After spending three days in McLeod Ganj, we realised, that we’d planned the next leg of the trip to the neighbouring hill town of Dalhousie. It’s a three hour journey between the two mountain towns and involves making a shift between the Kangra District and Chamba District. If you’re brave enough, HPTDC buses might prove to be a budget friendly way to travel. It’s best to find out bus routes before planning your trip. Or, you might end up walking or hitch-hiking part of your trip. We opted for a cab and managed to include a trip to Pong Dam (also known as Maharana Pratap Sarovar) in our package.
We started our journey in the wee hours of the morning. Our descent took us through a winding road that lead to the valley below. After a point, the journey started to take a toll on us. Somewhere, around the time I thought I was going to throw up, our driver decided to make a tea stop. The roadside dhaaba (budget meal hotel) served the best aloo parathas (potato stuffed rotis) that we’ve had. We washed our breakfast with a cup of warm tea. Reluctantly, I stepped back into the car.
The rest of the ride took us through village towns, orange orchards, and fields of green. The scenery changed from rugged mountains to green plains quickly. There were moments, in which, I found myself drifting away. On other occasions, I wanted to kick myself for including Pong Dam in the trip. Fortunately, with the first view of the white mountains (Dhauladhar Range), partially hidden in the haze, my spirits found a new high.
This artificial reservoir is situated in the middle of nowhere. Probably, that’s why, few travellers make it here. A hidden road lead to the entrance of the reservoir. Our driver parked the car and we walked down a flight of steps to reach the waterfront. At noon, the heat of the sun was compensated by the gentle breeze of the lake. The silence was rewarding.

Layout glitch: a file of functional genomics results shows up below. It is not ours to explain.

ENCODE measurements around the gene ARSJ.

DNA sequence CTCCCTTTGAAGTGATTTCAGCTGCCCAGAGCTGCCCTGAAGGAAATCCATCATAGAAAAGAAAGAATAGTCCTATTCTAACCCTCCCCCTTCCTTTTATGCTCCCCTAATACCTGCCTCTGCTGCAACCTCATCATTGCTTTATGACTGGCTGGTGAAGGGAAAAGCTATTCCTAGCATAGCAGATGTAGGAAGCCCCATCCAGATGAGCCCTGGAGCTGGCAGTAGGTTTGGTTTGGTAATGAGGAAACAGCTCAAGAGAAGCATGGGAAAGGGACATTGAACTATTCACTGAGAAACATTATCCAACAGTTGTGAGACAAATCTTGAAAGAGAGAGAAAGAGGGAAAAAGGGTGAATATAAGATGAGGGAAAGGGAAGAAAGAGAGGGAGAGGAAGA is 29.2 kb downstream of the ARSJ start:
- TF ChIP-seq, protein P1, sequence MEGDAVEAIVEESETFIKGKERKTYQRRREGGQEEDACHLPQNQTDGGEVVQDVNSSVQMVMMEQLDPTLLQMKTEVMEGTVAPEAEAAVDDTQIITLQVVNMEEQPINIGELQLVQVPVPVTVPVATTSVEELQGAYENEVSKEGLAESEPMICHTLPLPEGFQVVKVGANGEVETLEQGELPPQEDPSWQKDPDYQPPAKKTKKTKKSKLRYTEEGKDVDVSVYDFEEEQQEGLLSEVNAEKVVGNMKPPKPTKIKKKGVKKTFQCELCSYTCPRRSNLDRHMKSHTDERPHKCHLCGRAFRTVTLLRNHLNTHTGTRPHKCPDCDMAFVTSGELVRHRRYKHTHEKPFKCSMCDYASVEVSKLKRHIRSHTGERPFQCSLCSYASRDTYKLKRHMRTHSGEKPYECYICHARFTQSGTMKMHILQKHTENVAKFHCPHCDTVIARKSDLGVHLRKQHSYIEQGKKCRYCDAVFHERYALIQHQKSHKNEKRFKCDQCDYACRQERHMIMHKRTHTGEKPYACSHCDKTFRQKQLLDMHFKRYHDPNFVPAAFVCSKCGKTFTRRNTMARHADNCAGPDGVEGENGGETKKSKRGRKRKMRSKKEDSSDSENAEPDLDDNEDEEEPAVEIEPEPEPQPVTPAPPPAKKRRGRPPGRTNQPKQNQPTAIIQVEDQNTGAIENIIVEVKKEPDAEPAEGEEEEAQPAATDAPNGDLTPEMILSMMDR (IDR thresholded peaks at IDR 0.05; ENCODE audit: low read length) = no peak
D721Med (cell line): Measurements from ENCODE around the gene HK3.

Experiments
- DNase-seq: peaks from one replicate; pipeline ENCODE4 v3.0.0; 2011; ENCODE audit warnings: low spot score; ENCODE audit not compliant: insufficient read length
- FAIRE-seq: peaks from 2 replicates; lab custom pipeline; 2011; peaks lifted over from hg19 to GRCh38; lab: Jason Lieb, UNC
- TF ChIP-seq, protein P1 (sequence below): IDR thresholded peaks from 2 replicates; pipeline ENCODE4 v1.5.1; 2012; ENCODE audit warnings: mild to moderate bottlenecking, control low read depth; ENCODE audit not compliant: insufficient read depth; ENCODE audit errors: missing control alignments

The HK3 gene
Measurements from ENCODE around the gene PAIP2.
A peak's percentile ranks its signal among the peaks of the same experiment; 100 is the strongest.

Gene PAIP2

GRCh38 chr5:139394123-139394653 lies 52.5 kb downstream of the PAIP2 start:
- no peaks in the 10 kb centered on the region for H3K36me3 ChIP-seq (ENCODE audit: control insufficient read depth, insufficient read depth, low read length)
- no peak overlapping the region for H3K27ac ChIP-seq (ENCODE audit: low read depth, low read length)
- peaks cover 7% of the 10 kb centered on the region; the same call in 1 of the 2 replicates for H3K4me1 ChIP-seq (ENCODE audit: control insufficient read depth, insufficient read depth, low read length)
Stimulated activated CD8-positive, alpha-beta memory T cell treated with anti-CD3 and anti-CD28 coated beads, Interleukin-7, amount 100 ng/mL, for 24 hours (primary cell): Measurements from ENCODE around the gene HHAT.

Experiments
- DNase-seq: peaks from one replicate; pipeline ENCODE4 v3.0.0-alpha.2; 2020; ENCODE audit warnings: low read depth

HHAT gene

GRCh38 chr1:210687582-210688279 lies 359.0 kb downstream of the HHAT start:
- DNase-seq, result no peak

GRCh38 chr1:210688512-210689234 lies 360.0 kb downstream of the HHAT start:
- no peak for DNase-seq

The blue waters of the lake, set against a backdrop of the Dhauladhar Range, is what made us want to visit Pong Dam. We wanted to capture the setting as we saw it. Unfortunately, the mountains weren’t easy to capture on camera. Basil spent most of his time struggling to capture these giant ghosts. In most shots, the mountains were too faint to be visible.
I walked around and found a comfortable spot to nestle in. The sun was bright, but, I tried to let my mind wander. I was mildly surprised to see two young girls (representing the state of Punjab) canoeing in the lake. Their coaches watched them from land.
Eventually, Basil managed to capture few good shots of the mountains. Beyond the bulbous trees, rising in the shadows of ambient light, the Dhauladhar Range made a stunning sight.
The reservoir also attracts migratory birds and is a treat for birding enthusiasts. We saw few birds flying or diving in the water. Most of them were too far to get a good look at.
By 1 pm, families started arriving. A picture of quiet calm was soon to be destroyed and it was time for us to continue our journey. We retraced our path, once again, seeing familiar sights of villages and fields.
The ascent to Dalhousie (2,400 m) was the last leg of the torturous ride. Ironically, the scenery was stunning. Green terrace fields, vantage views of the valley, and the quiet gush of the river couldn’t stop from making me feel sick. I kept thinking of the comfort of my bed – back home. It was nearing three and we hadn’t made it halfway to the top. Once again, a dhaaba served us a hot meal of rice and dal (lentil soup). After refuelling, I was good to go – for the hour long journey to Dalhousie.
We passed army cantonments and saw army recruits huffing up the mountain with rucksacks and a rifle in their hands. It was a Saturday, and cars kept honking to make way along the narrow road. After settling in, we took a walk to the main market. Named after Lord Dalhousie, this quaint mountain town had few remnants of its colonial past. The side facing the mountain range was lined with hotels – blocking their terrace for parking. A site of an abandoned hotel terrace provided many visitors, like us, a stunning view of the majestic Pir Panjal Range. Somewhere, in the distance, a halo spread over a peak of the mountain. With that, I forgot the hardship of travel, and looked forward to a good night’s rest.